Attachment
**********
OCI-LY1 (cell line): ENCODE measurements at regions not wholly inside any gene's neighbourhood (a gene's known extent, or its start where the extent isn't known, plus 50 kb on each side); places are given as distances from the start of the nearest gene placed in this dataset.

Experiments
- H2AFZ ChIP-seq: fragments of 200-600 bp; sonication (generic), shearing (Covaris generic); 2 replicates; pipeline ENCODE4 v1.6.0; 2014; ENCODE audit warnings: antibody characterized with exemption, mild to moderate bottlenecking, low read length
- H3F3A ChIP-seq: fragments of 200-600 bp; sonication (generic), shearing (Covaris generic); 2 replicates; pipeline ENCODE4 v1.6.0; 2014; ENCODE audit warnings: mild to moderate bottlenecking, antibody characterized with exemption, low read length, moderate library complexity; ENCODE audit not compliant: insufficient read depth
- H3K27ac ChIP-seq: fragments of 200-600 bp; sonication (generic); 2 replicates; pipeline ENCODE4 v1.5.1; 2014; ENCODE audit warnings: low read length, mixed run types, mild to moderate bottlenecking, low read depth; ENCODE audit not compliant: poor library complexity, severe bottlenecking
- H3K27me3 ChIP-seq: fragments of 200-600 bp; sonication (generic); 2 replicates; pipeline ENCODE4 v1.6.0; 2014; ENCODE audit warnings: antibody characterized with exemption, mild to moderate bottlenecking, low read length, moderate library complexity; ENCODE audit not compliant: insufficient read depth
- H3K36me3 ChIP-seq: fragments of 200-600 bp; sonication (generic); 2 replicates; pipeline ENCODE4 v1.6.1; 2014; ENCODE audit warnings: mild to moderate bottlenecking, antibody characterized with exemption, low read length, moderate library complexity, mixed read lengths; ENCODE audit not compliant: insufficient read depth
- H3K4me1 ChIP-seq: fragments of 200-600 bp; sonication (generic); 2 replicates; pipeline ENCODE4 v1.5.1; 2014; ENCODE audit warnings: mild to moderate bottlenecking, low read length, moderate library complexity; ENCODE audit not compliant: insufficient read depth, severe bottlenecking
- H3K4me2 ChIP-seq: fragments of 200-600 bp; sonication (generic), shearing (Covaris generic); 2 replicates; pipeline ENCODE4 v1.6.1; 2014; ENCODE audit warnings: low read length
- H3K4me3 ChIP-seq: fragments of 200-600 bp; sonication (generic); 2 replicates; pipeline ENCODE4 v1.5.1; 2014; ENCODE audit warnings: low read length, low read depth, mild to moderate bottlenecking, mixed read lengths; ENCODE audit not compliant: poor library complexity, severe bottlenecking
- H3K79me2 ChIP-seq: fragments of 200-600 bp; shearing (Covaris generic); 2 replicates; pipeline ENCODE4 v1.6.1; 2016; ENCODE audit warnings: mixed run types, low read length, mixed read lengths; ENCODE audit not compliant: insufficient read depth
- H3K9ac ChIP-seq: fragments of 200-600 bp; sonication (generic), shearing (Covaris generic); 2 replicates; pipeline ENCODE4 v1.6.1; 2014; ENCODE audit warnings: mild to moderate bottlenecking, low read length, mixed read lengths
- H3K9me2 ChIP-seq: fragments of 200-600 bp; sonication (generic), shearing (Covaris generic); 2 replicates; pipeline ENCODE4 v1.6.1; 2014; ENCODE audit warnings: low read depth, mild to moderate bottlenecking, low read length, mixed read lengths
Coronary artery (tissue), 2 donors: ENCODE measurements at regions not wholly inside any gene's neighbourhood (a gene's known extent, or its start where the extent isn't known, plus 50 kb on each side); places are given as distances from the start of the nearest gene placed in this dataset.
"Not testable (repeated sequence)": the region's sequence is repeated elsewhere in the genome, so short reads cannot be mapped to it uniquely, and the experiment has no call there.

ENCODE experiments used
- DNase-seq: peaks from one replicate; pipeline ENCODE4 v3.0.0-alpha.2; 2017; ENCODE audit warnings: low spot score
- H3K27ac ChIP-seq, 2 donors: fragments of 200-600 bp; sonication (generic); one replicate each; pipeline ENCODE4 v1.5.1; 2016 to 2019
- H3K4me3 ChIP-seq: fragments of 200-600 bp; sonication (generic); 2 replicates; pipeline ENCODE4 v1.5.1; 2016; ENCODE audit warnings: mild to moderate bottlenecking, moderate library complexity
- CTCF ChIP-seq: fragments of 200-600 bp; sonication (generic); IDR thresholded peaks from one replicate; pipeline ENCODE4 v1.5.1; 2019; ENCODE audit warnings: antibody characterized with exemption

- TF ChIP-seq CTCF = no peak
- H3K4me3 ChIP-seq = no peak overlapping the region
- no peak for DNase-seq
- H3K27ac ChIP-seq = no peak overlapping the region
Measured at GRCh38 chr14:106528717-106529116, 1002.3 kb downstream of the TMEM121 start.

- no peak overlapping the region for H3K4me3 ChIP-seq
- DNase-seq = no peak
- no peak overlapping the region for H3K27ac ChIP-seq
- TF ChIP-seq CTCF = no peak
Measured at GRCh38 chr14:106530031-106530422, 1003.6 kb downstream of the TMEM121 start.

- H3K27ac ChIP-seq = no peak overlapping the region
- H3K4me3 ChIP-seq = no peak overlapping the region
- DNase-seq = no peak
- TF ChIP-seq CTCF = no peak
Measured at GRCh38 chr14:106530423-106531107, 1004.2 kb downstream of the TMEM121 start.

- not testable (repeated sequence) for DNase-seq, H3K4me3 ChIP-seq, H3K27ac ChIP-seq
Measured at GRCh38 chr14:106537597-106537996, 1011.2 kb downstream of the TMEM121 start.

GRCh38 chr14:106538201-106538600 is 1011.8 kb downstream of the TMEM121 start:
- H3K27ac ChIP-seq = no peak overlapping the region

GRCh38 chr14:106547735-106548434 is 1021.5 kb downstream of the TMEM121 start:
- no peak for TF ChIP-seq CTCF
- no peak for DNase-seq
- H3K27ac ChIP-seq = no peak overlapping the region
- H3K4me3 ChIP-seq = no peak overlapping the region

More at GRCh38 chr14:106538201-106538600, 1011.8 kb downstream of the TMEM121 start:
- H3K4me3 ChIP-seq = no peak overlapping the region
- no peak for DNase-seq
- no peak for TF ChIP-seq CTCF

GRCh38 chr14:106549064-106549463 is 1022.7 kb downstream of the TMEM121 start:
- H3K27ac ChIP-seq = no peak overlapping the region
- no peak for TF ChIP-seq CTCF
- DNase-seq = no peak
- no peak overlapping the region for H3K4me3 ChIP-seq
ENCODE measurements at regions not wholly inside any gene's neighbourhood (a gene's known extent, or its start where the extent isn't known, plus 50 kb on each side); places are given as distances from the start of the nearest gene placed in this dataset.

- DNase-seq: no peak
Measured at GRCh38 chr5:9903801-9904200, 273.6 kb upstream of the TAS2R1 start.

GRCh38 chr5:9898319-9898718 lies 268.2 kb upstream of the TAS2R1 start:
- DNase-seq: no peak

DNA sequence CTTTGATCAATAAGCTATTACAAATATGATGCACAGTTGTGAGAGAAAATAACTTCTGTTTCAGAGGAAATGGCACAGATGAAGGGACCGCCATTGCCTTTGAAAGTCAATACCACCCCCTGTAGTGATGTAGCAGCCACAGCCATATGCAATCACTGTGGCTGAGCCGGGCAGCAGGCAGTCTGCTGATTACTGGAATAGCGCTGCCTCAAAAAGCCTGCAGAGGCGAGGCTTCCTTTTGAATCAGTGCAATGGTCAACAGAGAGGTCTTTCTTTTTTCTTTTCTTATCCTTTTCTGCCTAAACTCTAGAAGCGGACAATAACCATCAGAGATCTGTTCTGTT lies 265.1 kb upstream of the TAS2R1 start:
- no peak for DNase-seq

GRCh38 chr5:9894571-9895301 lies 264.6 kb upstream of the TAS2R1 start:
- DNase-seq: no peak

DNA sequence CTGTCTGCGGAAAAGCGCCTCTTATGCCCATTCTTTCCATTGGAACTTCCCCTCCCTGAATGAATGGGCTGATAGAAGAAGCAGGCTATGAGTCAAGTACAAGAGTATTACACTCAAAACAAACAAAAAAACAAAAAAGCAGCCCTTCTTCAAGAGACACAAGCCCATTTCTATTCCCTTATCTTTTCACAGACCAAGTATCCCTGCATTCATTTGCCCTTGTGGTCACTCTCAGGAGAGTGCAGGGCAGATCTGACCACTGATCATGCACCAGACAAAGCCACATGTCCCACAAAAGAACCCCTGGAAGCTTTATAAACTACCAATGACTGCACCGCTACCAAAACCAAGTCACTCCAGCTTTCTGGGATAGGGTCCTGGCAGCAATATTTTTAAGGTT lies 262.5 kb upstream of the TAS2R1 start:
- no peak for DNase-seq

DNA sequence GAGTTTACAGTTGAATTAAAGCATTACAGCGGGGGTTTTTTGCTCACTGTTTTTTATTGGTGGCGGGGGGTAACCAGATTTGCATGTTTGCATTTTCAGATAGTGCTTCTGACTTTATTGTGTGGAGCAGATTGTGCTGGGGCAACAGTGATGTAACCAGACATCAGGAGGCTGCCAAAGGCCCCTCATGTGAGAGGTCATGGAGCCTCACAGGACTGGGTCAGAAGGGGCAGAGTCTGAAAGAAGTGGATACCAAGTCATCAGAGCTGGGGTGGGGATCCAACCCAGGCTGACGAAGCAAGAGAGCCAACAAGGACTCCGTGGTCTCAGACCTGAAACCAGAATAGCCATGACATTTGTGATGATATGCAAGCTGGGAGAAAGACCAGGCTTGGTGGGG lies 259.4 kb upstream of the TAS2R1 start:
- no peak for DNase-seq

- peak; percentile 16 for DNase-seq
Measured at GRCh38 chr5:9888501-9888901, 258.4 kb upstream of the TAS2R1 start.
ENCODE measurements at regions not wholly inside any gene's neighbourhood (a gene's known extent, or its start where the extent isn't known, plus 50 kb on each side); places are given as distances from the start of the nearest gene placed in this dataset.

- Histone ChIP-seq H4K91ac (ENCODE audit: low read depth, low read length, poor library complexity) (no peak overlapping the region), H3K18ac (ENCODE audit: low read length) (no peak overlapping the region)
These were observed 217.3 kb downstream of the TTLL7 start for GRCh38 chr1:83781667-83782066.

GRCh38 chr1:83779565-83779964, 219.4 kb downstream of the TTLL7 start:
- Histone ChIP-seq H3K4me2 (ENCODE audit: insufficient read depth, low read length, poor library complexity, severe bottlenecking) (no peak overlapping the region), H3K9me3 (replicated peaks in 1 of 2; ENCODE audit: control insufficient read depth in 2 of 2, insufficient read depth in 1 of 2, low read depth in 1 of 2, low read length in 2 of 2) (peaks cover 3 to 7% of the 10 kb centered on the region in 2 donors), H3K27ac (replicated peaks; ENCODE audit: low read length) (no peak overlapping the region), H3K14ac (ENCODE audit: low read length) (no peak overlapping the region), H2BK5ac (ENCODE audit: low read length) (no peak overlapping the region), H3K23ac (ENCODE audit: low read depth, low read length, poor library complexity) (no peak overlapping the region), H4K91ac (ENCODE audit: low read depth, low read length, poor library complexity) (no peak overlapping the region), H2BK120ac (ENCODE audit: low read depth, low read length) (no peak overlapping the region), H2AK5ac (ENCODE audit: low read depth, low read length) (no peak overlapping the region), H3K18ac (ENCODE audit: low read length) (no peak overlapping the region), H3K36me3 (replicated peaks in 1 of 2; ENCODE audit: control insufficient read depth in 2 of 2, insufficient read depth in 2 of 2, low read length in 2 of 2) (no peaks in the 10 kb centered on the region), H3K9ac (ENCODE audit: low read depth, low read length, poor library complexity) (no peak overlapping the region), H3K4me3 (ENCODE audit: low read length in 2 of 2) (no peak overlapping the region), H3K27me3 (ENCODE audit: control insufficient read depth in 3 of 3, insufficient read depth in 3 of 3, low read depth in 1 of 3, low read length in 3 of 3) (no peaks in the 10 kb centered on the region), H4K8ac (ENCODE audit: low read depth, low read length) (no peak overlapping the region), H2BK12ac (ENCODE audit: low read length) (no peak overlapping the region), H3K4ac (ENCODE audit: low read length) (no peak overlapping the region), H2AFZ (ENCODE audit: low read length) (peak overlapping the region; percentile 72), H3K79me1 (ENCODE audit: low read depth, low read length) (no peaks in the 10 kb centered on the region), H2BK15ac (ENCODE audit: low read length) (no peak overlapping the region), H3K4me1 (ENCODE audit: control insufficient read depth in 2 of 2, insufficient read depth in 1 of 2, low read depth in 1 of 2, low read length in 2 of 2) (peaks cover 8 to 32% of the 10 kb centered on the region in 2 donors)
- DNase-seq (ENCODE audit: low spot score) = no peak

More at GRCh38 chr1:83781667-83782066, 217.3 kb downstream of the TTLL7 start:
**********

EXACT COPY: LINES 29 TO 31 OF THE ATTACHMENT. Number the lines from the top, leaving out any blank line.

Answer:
- TF ChIP-seq CTCF = no peak
Measured at GRCh38 chr14:106530031-106530422, 1003.6 kb downstream of the TMEM121 start.

- H3K27ac ChIP-seq = no peak overlapping the region